What will someone do after inventing one of the most important medical equipments: the cardiac stent? Apart from collecting Le Mans cars of you would probably start a winery in Napa Valley, if you are a wine aficionado like the owner of Palmaz winery did. Not an ordinary winery, but a historical one. Not a normal cellar, but the biggest underground cellar ever built.
Henry Hagen was one of the pioneers in the Napa valley when it comes to winemaking. In 1881 he founded ‘Cedar Knoll Vineyard’ which was located in the mountains above the Silverado trail. Even in Paris this winery was well known, and produced award-winning wines on the other side of the planet. Unfortunately due to the prohibition, Cedar Knoll Vineyards closed down and it took about 80 years before this historical winery was given a second life. Julio Palmaz had a plan: to purchase this historical property in Napa valley and make a high quality wine. He wasn’t able to look after it by himself, but his wife and children helped him and in 1997 the restoration of the property had begun.
The overwhelming cellar of Palmaz is built into the rock of Mount George. Much larger than initially planned because of relatively soft rocks, the cave has grown into the largest reinforced underground structure in the world, measuring 72’ in diameter and 54 meter high (approximately the height of an 18 story building). Somehow this immensely large structure is even kept at constant temperature and humidity. Most wineries pump, transportation tanks or use long pipelines to transport their wine to fermentation tanks. Here they found a different solution. Below the de-stemming machine, a circle of fermentation tanks are positioned and the whole complex of tanks can be rotated, until the target tank is positioned right under the de-stemming machine. An inventive solution, that some other winemakers find a bit too much: ‘why disturb all wines, for one to be filled’. More technique can be found next to the de-stemmer where a screen shows all temperatures of the fermentation tanks. And if you are still not impressed by all the gimmicks you might be a little later because of their I-phone application that monitors the tanks from all over the world. The technical interest of the inventor of the cardiac stent really shows in this winery. Even if some think it goes a bit too far, this is certainly unique.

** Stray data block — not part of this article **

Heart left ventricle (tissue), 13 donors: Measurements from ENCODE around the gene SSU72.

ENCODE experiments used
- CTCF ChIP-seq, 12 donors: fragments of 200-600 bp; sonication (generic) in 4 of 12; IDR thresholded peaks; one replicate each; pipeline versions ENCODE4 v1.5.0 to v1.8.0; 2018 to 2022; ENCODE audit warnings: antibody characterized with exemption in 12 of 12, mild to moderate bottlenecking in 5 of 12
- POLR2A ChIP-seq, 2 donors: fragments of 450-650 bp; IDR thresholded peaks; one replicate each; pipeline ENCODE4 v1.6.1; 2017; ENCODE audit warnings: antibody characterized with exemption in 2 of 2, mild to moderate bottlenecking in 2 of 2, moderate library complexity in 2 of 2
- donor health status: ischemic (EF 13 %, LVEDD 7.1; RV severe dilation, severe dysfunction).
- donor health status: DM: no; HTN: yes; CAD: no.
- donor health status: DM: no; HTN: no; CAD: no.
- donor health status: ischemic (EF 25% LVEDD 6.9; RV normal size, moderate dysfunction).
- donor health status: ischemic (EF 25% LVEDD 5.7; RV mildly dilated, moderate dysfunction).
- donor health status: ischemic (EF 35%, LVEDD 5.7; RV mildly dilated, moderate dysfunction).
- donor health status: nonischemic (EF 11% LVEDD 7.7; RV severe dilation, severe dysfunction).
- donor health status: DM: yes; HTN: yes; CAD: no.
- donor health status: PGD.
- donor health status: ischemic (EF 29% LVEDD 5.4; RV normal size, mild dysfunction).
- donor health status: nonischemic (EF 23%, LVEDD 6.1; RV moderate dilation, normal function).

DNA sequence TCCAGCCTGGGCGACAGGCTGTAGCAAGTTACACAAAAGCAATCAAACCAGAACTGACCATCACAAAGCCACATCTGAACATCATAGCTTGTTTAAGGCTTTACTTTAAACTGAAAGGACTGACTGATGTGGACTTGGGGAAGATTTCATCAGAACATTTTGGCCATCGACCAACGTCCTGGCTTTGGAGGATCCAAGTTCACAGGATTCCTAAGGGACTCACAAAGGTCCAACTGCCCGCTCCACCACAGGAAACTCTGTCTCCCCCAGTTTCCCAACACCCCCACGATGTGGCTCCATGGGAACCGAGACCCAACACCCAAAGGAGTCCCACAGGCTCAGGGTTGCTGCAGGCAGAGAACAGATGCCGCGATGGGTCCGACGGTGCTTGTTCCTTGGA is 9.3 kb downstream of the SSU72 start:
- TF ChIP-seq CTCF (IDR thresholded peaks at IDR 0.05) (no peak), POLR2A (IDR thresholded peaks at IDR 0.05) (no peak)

The property is idyllic with splendid views over the vineyards as they beautifully surround the cellar and the restored house from the Cedar Knoll winery. Their 55 acres are located at three different elevation levels: 400, 1200, 1400 feet above sea level and are primarily planted with cabernet sauvignon and some merlot, petit verdot and cabernet franc. There is a little chardonnay, riesling, muscat and malbec: ‘the children of the Palmaz women’ as they say. For these varieties, the women have their own production room: the nursing room. They grow at 400 feet they have some land to experiment and search for varieties that grow there well.
Chances are that charming Florencia Palmaz, daughter of Julio and Amalia, shows you around and also hosts the tasting. Then you will definitely have a warm and pleasant experience here, which is not only due to the company and the wines. Each of them, is paired with a little bite. That is not usually the case, but certainly quite amusing and original. The wines are pleasant and at the moment especially the 2007 cabernet sauvignon stands out. It blows out of the glass with an amazing amount of fruit and body. Reflecting the vintage’s immense quality, this wine certainly was the finest of the portfolio.
For those interested, visiting the winery is possible by appointment. So do take the time, the cellar alone is well worth it. In addition, the wines do not stand behind the immense structure of the latter: They are full-bodied, and truly Californian.